Saturday, October 13, 2012

Requiescat in pace

Requiem æternam dona ei, Domine.
Et lux perpetua luceat ei.
Requiescat in pace. Amen.

Eternal rest grant unto her, O Lord.
And let perpetual light shine upon her.
May she rest in peace. Amen.

A little over two weeks ago (Sept. 26, 2012), my mother, Bennye Ruth (Bucy) Cavnar died in Texas after several years of declining health.  On Tuesday of last week (Oct. 2, 2012), my family came together for a funeral and a celebration of her life. As a result of these two events and all that happened afterwards, my heart has been at times full to overflowing with feelings and memories. This has been a period of intense reflection on what it means to have lived a full life.

In her final years, my mother underwent a continuous and undeniable physical decline. All of us, including she herself, could see what was happening. Consequently, I had months and years to prepare myself emotionally for what the end of her life might be like. Nonetheless, when that time finally came, I was surprised by both the intensity of my feelings at times and by the odd numbness I experienced at other times. Balancing these more painful feelings, I have also been pleased, and even deeply moved, by the way my family has come together since her death.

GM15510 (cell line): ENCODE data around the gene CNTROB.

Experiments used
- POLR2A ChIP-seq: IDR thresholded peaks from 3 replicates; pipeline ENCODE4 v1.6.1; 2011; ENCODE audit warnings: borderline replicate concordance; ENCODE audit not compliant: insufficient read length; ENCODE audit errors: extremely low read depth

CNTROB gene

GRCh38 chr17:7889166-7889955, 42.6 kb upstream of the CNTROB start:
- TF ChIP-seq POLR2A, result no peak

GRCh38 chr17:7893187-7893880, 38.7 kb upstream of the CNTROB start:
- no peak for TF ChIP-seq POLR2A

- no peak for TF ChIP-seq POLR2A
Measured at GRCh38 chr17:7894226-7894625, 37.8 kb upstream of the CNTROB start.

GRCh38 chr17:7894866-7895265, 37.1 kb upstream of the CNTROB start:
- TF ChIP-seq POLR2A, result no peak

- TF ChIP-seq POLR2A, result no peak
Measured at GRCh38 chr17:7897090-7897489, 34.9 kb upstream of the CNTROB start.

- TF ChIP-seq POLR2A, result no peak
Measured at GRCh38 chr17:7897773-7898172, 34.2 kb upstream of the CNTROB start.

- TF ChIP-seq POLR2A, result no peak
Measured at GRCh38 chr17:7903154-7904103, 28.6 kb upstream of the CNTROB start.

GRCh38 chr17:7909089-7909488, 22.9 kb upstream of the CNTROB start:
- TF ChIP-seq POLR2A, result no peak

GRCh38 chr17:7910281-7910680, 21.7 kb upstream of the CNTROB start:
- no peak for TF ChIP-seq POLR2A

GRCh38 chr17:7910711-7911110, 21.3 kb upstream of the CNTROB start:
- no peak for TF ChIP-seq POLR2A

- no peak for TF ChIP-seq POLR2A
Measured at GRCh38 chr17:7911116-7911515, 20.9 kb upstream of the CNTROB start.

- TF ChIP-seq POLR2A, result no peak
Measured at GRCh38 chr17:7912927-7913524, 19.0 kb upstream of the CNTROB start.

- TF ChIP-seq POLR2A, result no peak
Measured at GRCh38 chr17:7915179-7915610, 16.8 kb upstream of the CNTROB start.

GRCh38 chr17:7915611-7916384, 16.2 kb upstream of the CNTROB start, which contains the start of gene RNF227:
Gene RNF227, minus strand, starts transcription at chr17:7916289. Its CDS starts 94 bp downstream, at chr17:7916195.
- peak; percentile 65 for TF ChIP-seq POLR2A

So much has happened in these past few weeks, and I did not want my memories of this events to slowly vanish into the haze of the past. It became clear that I needed to write down as much as I could about everything that has happened. My usual approach to writing anything is to turn it into an opus magnum, giving full rein to my long-winded tendencies. Fortunately, I realized that this time I did not need to write a novel-length treatment that would take weeks and months to finish. Instead, I saw that I (and any possible readers) would be better served by my approaching this writing as a blog. Using this format would let me write about individual feelings or memories as they came to me, without worrying about trying to organize them all into a coherent whole.